Interested in learning what's next for the gaming industry? Join gaming executives to discuss emerging parts of the industry this October at GamesBeat Summit Next. Learn more.
Activision Blizzard reported today that Call of Duty: Modern Warfare is outselling last year’s Black Ops 4 title by a percentage in the “teens,” the company announced in its earnings report for the third quarter ended September 30.
Modern Warfare shipped on October 25, after the close of the quarter. But Activision earlier said that Infinity Ward’s latest Call of Duty game sold more than $600 million in its first three days of sales.
And Call of Duty Mobile launched October 1, and it reached more than 100 million downloads in its first month. Both games suggest that the Call of Duty franchise is alive and well despite challenges in its category from games such as Fortnite and PlayerUnknown’s Battlegrounds.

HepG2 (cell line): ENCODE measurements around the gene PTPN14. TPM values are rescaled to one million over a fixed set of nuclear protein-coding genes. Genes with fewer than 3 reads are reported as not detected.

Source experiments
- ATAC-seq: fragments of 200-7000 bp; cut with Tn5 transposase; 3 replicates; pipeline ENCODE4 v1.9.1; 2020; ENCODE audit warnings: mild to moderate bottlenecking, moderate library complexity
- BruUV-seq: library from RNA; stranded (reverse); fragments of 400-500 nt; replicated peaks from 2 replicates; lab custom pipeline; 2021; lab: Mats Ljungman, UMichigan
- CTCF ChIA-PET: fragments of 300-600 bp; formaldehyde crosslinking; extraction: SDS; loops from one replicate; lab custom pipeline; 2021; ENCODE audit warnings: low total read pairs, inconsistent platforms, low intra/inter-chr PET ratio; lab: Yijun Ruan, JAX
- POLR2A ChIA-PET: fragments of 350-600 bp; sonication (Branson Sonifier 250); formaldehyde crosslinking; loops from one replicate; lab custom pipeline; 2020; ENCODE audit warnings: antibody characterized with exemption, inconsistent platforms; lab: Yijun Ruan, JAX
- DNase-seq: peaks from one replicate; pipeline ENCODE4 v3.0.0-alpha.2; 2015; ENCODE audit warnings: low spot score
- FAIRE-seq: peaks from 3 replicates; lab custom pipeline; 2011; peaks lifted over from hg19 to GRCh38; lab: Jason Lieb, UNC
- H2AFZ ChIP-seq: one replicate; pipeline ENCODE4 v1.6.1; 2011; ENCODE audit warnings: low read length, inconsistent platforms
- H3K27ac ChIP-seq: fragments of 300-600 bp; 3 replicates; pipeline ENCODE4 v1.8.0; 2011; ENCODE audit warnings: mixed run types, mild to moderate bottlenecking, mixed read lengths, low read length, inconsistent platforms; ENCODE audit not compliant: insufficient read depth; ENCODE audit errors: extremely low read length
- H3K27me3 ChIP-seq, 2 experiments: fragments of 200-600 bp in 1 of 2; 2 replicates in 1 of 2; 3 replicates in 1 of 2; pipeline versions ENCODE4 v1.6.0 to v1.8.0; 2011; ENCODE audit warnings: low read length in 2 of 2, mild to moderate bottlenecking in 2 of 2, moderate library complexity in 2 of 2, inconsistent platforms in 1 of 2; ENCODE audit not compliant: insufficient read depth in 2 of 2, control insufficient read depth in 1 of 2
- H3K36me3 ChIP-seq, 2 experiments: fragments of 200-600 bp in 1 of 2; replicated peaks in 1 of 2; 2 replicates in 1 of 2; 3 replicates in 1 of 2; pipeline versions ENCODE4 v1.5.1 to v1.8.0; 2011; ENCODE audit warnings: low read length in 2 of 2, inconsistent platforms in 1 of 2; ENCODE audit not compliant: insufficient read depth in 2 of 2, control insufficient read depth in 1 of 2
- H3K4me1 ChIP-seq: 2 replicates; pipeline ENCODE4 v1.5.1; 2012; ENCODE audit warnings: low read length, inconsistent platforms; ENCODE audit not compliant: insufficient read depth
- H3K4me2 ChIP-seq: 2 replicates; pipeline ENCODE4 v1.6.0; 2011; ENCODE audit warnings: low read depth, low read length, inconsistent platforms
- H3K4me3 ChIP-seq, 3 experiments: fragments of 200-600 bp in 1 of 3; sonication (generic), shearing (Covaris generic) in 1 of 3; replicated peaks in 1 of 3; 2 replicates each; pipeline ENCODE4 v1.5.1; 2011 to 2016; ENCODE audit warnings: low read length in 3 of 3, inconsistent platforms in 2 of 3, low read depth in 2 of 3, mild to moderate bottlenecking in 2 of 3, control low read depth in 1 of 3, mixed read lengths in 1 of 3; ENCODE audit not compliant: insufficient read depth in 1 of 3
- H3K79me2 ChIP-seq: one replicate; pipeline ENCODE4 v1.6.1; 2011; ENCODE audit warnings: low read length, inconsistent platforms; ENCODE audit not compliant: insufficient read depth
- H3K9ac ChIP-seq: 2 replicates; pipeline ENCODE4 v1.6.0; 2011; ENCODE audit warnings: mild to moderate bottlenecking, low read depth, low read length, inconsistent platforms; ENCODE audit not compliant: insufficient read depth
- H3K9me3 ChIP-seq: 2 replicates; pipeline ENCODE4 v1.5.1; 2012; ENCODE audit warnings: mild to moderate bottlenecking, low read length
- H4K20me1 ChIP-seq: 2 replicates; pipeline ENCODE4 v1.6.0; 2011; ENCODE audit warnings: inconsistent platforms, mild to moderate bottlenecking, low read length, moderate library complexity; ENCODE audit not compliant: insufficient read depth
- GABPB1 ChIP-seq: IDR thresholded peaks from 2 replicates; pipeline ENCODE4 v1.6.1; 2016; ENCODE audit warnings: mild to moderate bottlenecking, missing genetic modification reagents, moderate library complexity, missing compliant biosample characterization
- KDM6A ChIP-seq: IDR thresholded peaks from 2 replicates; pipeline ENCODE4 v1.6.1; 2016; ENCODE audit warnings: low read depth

Earlier, Activision said that Call of Duty: Modern Warfare’s $600 million in its first three days of sales compared favorably to past titles WWII and Black Ops 4, which both made more than $500 million in their opening weekends.
This year’s game is edgy with ultraviolent scenes in the single-player campaign that include torture, child combat, and shooting unarmed women. Fans have reacted positively to the realism of both the content and the graphics, as it brings the game closer to being more like a documentary of modern warfare.
But the game has faced protests in Russia because it depicts Russian soldiers as war criminals, and it has a fictionalized “Highway of Death” that is blamed on Russian bombers, even though there was an actual “Highway of Death” scene perpetrated by Americans in the Gulf War.
Activision’s Blizzard’s Modern Warfare is a crossplay title, with multiplayer playable across the consoles and PC, and the company said it saw console and PC unit activity on Battle.net reaching new highs.
GamesBeat's creed when covering the game industry is "where passion meets business." What does this mean? We want to tell you how the news matters to you -- not just as a decision-maker at a game studio, but also as a fan of games. Whether you read our articles, listen to our podcasts, or watch our videos, GamesBeat will help you learn about the industry and enjoy engaging with it. Learn more about membership.